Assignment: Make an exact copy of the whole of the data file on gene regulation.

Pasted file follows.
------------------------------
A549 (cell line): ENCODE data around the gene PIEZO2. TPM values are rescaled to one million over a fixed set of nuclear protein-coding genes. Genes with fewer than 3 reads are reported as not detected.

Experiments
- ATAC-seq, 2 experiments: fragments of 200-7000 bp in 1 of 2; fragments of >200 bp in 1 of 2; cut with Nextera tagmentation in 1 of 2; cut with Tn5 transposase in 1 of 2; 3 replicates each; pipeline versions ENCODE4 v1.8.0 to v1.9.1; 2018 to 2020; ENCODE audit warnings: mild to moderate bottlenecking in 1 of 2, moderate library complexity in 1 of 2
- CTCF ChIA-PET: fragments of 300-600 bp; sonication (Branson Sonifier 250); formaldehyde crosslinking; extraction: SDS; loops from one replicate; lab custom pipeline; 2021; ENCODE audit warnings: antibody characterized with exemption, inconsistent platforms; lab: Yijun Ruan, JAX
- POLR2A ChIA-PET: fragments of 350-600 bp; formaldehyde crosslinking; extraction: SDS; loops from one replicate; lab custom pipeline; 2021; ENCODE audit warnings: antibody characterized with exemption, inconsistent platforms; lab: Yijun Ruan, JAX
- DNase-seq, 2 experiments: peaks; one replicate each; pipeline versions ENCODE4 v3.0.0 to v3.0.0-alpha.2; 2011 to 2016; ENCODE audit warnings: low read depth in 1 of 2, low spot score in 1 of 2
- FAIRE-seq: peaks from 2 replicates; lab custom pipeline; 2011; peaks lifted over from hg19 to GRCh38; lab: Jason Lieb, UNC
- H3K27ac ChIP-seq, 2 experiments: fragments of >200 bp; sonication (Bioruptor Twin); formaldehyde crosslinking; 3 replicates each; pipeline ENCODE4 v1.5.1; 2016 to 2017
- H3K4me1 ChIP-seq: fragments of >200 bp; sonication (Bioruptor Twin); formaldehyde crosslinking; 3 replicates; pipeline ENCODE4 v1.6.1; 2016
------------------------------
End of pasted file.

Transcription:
A549 (cell line): ENCODE data around the gene PIEZO2. TPM values are rescaled to one million over a fixed set of nuclear protein-coding genes. Genes with fewer than 3 reads are reported as not detected.

Experiments
- ATAC-seq, 2 experiments: fragments of 200-7000 bp in 1 of 2; fragments of >200 bp in 1 of 2; cut with Nextera tagmentation in 1 of 2; cut with Tn5 transposase in 1 of 2; 3 replicates each; pipeline versions ENCODE4 v1.8.0 to v1.9.1; 2018 to 2020; ENCODE audit warnings: mild to moderate bottlenecking in 1 of 2, moderate library complexity in 1 of 2
- CTCF ChIA-PET: fragments of 300-600 bp; sonication (Branson Sonifier 250); formaldehyde crosslinking; extraction: SDS; loops from one replicate; lab custom pipeline; 2021; ENCODE audit warnings: antibody characterized with exemption, inconsistent platforms; lab: Yijun Ruan, JAX
- POLR2A ChIA-PET: fragments of 350-600 bp; formaldehyde crosslinking; extraction: SDS; loops from one replicate; lab custom pipeline; 2021; ENCODE audit warnings: antibody characterized with exemption, inconsistent platforms; lab: Yijun Ruan, JAX
- DNase-seq, 2 experiments: peaks; one replicate each; pipeline versions ENCODE4 v3.0.0 to v3.0.0-alpha.2; 2011 to 2016; ENCODE audit warnings: low read depth in 1 of 2, low spot score in 1 of 2
- FAIRE-seq: peaks from 2 replicates; lab custom pipeline; 2011; peaks lifted over from hg19 to GRCh38; lab: Jason Lieb, UNC
- H3K27ac ChIP-seq, 2 experiments: fragments of >200 bp; sonication (Bioruptor Twin); formaldehyde crosslinking; 3 replicates each; pipeline ENCODE4 v1.5.1; 2016 to 2017
- H3K4me1 ChIP-seq: fragments of >200 bp; sonication (Bioruptor Twin); formaldehyde crosslinking; 3 replicates; pipeline ENCODE4 v1.6.1; 2016